Anachronisms like this are unsettling; they jerk readers, momentarily, out of the past. The minor characters of this novel are pastiches woven from the tired old threads that have sustained the fabric of medieval fiction for a century or more. The comte de Fréjus and his love-lorn young bride, Isabelle, are the worst of the lot, but there are others. When Manlius’s antagonist, Caius, declares truculently “The truth is told to me in the Bible,” who, exactly, is speaking? Certainly not a character from the fifth century. They didn’t even have bibles in the fifth century; the compilation we are familiar with did not come into existence until the fourteenth century. Leaving aside that pettifogging detail, the person speaking here is not a fifth-century Caius. It is some bible-thumping evangelical from twenty-first century America, unhappily transported, along with his belief in biblical inerrancy, into the fifth century. By this sleight of hand Pears is telling us that the barbarian, once again, is hacking at the foundations of civilization. Put that way, I suppose I agree with him. But the observation comes at the price of polluting the past with the effluvia of the present. The bible-thumping evangelical doesn’t belong in the fifth century. He is a creature of modernity. Let him stay where he belongs.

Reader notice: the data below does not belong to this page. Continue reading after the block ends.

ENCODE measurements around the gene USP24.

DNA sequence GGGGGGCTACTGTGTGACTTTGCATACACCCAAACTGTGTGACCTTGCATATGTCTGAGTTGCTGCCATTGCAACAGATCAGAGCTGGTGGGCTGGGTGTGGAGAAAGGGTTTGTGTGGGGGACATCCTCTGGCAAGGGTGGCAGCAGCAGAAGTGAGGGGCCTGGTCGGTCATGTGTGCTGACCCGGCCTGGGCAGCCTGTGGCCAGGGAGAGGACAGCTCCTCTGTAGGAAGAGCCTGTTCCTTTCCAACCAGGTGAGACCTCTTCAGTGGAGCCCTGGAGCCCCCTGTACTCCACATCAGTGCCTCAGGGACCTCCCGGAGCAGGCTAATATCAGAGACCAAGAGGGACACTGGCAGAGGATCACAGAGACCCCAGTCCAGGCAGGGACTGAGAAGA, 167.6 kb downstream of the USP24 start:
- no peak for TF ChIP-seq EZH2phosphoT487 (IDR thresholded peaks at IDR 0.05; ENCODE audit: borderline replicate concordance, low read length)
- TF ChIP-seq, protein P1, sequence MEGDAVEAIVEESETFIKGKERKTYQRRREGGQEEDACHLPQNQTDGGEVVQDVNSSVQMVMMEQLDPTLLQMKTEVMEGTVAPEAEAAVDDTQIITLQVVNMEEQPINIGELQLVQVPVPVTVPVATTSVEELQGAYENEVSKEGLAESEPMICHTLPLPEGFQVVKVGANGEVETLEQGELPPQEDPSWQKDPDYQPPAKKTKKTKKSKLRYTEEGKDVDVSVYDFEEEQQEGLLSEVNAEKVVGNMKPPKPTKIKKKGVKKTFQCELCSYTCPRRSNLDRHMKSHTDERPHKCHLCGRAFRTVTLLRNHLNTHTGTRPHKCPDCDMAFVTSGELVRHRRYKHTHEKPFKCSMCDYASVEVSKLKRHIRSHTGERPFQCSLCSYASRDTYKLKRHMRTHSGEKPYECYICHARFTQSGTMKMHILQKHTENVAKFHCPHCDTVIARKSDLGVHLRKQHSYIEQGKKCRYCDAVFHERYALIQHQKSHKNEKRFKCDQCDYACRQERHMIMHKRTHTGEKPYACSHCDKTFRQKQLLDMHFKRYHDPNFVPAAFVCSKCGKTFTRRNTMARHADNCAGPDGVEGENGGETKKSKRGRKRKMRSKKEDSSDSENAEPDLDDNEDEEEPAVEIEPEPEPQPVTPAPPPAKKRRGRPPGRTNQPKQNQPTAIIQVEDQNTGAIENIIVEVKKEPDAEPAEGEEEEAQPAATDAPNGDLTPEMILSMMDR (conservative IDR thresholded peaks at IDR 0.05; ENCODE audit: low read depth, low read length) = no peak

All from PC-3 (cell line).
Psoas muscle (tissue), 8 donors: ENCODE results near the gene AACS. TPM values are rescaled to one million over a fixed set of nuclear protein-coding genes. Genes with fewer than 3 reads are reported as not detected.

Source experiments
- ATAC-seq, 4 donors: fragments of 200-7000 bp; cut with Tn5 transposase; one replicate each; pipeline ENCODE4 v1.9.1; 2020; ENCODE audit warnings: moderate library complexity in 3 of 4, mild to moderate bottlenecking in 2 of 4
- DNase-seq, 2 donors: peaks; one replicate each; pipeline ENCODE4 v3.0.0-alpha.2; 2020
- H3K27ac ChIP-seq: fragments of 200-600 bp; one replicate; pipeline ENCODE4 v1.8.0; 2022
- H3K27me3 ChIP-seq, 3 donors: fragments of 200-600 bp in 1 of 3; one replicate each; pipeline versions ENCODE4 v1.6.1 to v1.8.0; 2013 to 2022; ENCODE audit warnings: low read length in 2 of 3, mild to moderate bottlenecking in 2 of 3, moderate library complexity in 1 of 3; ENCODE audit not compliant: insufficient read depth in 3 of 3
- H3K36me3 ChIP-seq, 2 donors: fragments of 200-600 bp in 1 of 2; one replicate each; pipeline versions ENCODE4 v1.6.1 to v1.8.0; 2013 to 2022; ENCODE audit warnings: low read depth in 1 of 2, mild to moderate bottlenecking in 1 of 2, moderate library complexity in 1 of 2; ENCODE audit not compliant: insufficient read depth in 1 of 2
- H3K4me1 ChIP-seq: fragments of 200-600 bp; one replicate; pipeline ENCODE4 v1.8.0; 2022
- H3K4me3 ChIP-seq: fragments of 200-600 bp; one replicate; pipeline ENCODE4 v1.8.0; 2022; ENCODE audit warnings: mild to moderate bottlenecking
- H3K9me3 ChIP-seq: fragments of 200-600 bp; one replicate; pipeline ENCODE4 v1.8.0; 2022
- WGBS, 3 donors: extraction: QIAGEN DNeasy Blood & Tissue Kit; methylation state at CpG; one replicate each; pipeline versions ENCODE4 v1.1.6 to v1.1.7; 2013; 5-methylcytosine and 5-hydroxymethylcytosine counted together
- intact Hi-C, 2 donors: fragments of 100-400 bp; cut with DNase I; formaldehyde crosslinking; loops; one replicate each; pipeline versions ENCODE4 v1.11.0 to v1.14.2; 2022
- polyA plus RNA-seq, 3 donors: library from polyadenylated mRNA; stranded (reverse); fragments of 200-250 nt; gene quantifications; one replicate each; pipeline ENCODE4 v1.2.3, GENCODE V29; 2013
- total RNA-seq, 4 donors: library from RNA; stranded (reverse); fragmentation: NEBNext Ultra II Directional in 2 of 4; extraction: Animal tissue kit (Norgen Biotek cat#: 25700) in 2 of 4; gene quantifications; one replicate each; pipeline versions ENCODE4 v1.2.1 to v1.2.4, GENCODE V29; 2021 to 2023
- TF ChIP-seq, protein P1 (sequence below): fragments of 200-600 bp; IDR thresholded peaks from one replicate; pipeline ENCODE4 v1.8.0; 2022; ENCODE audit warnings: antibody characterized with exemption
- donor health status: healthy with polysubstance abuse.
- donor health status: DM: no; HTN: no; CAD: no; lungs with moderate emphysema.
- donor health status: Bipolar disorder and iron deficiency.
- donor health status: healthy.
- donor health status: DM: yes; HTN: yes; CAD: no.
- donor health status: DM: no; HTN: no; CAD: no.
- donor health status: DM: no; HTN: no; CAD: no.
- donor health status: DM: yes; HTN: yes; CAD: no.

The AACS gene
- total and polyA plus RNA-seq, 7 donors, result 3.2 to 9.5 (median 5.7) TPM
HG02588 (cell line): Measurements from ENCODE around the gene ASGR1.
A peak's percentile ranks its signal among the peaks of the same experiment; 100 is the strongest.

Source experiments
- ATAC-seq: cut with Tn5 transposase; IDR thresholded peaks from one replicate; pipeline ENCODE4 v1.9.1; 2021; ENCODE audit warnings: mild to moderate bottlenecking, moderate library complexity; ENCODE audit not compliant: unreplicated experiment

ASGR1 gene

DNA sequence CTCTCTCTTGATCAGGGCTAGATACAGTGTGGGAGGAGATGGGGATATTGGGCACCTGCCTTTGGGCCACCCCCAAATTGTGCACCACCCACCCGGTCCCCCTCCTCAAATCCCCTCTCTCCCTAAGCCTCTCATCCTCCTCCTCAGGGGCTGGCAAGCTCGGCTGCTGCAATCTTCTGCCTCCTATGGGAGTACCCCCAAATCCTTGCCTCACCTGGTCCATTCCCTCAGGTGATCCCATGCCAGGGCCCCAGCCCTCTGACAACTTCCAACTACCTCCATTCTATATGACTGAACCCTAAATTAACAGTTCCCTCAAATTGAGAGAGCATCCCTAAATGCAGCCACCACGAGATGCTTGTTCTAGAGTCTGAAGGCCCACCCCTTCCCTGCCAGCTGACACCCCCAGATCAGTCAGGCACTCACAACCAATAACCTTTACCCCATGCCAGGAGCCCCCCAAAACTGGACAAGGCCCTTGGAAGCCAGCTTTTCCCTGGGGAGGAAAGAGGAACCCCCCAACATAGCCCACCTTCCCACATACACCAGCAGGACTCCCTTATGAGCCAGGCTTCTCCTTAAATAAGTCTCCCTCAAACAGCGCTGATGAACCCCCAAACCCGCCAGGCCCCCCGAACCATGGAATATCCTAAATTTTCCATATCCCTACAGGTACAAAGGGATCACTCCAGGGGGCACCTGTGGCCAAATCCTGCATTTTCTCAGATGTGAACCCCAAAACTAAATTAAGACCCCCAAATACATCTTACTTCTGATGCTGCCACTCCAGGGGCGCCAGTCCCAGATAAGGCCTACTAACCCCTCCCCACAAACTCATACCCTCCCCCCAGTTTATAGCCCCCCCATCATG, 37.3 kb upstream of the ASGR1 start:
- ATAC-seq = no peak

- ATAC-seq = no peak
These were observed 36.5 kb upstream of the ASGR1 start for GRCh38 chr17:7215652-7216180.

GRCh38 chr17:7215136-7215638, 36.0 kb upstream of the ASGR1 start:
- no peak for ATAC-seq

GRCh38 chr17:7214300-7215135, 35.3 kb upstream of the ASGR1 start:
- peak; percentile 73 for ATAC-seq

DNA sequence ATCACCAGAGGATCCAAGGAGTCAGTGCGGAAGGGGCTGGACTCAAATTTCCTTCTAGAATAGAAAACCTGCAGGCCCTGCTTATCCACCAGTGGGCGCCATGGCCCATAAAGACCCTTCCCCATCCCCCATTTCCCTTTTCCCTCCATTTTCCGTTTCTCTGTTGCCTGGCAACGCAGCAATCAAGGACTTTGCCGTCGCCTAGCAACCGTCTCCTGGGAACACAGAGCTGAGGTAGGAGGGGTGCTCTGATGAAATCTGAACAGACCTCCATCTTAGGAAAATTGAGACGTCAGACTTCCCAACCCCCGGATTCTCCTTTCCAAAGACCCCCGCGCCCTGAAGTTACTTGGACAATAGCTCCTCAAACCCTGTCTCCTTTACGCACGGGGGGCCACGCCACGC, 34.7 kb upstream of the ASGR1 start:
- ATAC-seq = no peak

The anachronisms found in The Dream of Scipio constitute an irritant more than a fatal flaw. You could probably dodge them with a few well-designed teaching moments. What makes the novel problematic for use in the classroom is that the course for which it is most appropriate does not exist. Few courses in history are so explicitly philosophical as to invite students to ask big moral questions about civilizational crises. We have courses about the fall of Rome. We have courses about the crises of the later middle ages. We have more than enough courses about the Nazis. What we lack is a course that tackles all three at the same time. But maybe Pears is right. Maybe we should be teaching a course like this rather proffering the same old tired survey. I have long dreamed of teaching a course built around the travel memoirs of Patrick Leigh Fermor. In a similar manner, I could readily imagine a course designed ex novo to illustrate how the traumas of the twentieth century do not constitute a harsh new melody so much as new lyrics set to the same musical refrain. Used in this way, The Dream of Scipio, irritants aside, could offer a thoughtful new scheme for the teaching of history.

A.B. Yehoshua. A Journey to the End of the Millennium: A Novel of the Middle Ages, trans. by Nicholas de Lange. Orlando, Fla.: Harcourt, 1999, 352 pp.

Iain Pears, The Dream of Scipio, New York: Riverhead Books, 2002, 416 pp.